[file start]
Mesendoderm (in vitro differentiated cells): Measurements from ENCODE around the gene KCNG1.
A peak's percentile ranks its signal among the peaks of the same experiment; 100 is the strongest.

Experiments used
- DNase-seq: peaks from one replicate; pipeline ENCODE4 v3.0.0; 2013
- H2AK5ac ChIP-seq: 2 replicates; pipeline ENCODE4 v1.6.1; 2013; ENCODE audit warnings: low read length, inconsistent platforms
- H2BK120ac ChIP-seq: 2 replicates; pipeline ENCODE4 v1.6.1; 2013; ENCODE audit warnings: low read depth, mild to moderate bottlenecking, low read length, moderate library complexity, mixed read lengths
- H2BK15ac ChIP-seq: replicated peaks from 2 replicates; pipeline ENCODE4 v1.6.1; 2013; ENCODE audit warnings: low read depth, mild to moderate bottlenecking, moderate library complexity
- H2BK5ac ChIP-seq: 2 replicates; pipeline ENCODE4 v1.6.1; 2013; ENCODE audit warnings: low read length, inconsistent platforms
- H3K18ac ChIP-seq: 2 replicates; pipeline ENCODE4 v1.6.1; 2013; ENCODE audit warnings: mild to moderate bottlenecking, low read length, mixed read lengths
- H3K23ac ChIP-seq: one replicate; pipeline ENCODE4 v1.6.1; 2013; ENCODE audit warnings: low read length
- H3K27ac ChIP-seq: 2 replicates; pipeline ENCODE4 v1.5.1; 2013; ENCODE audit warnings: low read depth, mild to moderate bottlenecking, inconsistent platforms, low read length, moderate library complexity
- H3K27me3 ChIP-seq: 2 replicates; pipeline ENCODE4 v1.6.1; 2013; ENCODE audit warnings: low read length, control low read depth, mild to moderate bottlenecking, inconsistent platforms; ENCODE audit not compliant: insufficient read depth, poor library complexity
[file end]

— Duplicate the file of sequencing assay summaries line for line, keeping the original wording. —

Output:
Mesendoderm (in vitro differentiated cells): Measurements from ENCODE around the gene KCNG1.
A peak's percentile ranks its signal among the peaks of the same experiment; 100 is the strongest.

Experiments used
- DNase-seq: peaks from one replicate; pipeline ENCODE4 v3.0.0; 2013
- H2AK5ac ChIP-seq: 2 replicates; pipeline ENCODE4 v1.6.1; 2013; ENCODE audit warnings: low read length, inconsistent platforms
- H2BK120ac ChIP-seq: 2 replicates; pipeline ENCODE4 v1.6.1; 2013; ENCODE audit warnings: low read depth, mild to moderate bottlenecking, low read length, moderate library complexity, mixed read lengths
- H2BK15ac ChIP-seq: replicated peaks from 2 replicates; pipeline ENCODE4 v1.6.1; 2013; ENCODE audit warnings: low read depth, mild to moderate bottlenecking, moderate library complexity
- H2BK5ac ChIP-seq: 2 replicates; pipeline ENCODE4 v1.6.1; 2013; ENCODE audit warnings: low read length, inconsistent platforms
- H3K18ac ChIP-seq: 2 replicates; pipeline ENCODE4 v1.6.1; 2013; ENCODE audit warnings: mild to moderate bottlenecking, low read length, mixed read lengths
- H3K23ac ChIP-seq: one replicate; pipeline ENCODE4 v1.6.1; 2013; ENCODE audit warnings: low read length
- H3K27ac ChIP-seq: 2 replicates; pipeline ENCODE4 v1.5.1; 2013; ENCODE audit warnings: low read depth, mild to moderate bottlenecking, inconsistent platforms, low read length, moderate library complexity
- H3K27me3 ChIP-seq: 2 replicates; pipeline ENCODE4 v1.6.1; 2013; ENCODE audit warnings: low read length, control low read depth, mild to moderate bottlenecking, inconsistent platforms; ENCODE audit not compliant: insufficient read depth, poor library complexity